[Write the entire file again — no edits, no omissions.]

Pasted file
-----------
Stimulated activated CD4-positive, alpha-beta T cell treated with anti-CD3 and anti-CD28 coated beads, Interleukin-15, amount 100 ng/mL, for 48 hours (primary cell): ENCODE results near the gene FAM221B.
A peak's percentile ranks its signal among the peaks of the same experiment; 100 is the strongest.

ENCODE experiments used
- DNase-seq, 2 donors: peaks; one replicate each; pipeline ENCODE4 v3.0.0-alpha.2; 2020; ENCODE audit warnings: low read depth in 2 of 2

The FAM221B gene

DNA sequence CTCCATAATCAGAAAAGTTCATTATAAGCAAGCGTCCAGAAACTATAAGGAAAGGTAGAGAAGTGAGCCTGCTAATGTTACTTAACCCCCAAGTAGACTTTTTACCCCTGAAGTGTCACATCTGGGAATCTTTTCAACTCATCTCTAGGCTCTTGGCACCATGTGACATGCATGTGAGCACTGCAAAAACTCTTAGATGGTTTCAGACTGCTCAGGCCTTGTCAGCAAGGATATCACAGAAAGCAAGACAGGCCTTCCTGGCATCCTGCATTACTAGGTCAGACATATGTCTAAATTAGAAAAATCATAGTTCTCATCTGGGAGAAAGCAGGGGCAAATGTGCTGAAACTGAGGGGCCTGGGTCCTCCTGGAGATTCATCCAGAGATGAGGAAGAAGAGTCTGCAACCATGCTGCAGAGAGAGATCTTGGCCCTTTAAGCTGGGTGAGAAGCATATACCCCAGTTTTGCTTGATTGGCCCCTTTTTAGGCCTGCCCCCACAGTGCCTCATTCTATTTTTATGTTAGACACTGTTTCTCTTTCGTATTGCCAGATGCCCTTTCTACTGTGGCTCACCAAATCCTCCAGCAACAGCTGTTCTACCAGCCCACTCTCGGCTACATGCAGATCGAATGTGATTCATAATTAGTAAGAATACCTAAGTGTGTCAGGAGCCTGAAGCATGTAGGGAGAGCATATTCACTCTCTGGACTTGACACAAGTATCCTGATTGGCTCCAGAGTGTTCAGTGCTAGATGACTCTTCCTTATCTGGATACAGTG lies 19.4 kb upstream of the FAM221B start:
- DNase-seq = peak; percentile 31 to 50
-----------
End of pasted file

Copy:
Stimulated activated CD4-positive, alpha-beta T cell treated with anti-CD3 and anti-CD28 coated beads, Interleukin-15, amount 100 ng/mL, for 48 hours (primary cell): ENCODE results near the gene FAM221B.
A peak's percentile ranks its signal among the peaks of the same experiment; 100 is the strongest.

ENCODE experiments used
- DNase-seq, 2 donors: peaks; one replicate each; pipeline ENCODE4 v3.0.0-alpha.2; 2020; ENCODE audit warnings: low read depth in 2 of 2

The FAM221B gene

DNA sequence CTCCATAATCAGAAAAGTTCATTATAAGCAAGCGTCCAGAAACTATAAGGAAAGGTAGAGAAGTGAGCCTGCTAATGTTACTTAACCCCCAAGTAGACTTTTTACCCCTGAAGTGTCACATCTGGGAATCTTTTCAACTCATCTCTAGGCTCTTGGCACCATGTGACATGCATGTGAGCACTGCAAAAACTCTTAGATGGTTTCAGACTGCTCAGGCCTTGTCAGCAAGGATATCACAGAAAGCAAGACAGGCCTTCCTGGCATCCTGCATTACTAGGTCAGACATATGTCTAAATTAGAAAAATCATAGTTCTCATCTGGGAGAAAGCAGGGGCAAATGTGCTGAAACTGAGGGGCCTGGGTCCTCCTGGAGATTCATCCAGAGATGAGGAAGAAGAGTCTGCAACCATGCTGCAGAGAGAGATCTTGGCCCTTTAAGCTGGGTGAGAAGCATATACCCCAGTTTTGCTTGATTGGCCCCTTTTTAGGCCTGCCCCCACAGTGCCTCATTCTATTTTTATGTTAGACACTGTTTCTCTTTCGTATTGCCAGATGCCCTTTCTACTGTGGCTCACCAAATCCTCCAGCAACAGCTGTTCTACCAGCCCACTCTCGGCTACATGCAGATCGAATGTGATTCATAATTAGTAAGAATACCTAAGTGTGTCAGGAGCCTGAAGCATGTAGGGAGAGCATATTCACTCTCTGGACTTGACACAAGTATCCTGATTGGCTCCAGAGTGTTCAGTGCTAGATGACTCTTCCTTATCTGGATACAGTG lies 19.4 kb upstream of the FAM221B start:
- DNase-seq = peak; percentile 31 to 50